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Travelers inconvenienced by restroom closure at Sideling Hill Rest Area

July 11, 2011|By CALEB CALHOUN | caleb.calhoun@herald-mail.com
  • The restrooms at the Sideling Hill Rest Area have been closed since Friday, after officials learned the water pressure was too low to operate the facilities, according to a press release from the Maryland State Highway Administration (SHA).
File photo

Lynne Jackson and her husband were on their way to Deep Creek, Md., when they stopped Monday morning at the Sideling Hill Rest Area on Interstate 68 to use the restroom.

The restrooms were closed, however.

“We were very disappointed to find out we couldn’t use these restrooms,” she said. “We noticed on the map there are not a lot of rest areas on the way, so we were excited when we saw this one.”

Jackson, who is from Camp Hill, Pa., said she decided to use a portable toilet placed at the rest stop for the convenience of travelers, instead of going to another rest stop.

“(Portable toilets) are better than nothing, and we are in an area that we’re unfamiliar with, so we don’t know where another rest stop will be,” she said.

The restrooms at the Sideling Hill Rest Area have been closed since Friday, after officials learned the water pressure was too low to operate the facilities, according to a press release from the Maryland State Highway Administration (SHA).

The low water pressure is a result of high levels of silt getting into the water in the wells that serve the facility, SHA spokesman Charlie Gischlar said Monday.

“Those wells are more than 20 years old, so high volumes of silt have gotten in there, making our water pressure extremely low,” Gischlar said. “Only two gallons of water per minute were being pumped into the entire facility, which is not efficient.”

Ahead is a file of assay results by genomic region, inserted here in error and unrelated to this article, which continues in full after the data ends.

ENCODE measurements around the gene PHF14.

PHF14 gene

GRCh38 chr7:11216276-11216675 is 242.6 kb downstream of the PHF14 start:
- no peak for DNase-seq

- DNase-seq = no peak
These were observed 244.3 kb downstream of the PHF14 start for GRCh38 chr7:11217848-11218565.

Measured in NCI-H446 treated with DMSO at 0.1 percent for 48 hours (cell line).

The SHA  plans to have two new wells drilled at the rest area. Once drilling begins, perhaps later this wek, it is expected it will take about three weeks for the work to be completed, according to Gischlar.

“Our deepest apologies go to those who are inconvenienced,” he said. “We are working diligently to get this rectified.”

The water pumps at the stop are checked regularly, Gischlar said. However, he added that the wells are too deep to be monitored.

“The wells are hundreds of feet underground so you can’t really see a problem until it happens, and it usually happens pretty quickly,” he said.

Although the restrooms are closed, there are five portable toilets in the area, and the vending machines still work.

The closest rest stops to Sideling Hill are the I-70 East and I-70 West Welcome Centers in Myersville, Md., approximately 50 miles east of Sideling Hill. The I-68 Youghiogheny Overlook in Friendsville, Md., is the closest rest stop on the other side of Sideling Hill, and that is approximately 70 miles west.

Joel Gaydos, who was on his way to Columbus, Ohio, for business, said he wished he had known the rest area’s restrooms were closed before he stopped there.

“If I had known it was closed, I could have planned to drive to Cumberland before stopping,” he said.

Gaydos, of Baltimore, said the rest area seems to be closed often.

The facilities are closed from January to April, Gischlar said.
The Sideling Hill Rest Area is at the Sideling Hill road cut about 10 miles west of Hancock.

In addition to using the restroom, visitors often stop to look at the scenery.

The Sideling Hill road cut is a 340-foot deep gash in the mountain, which was blasted to make way for I-68 in the early 1980s, exposing rocks hundreds of millions of years old. The road opened in August 1985.

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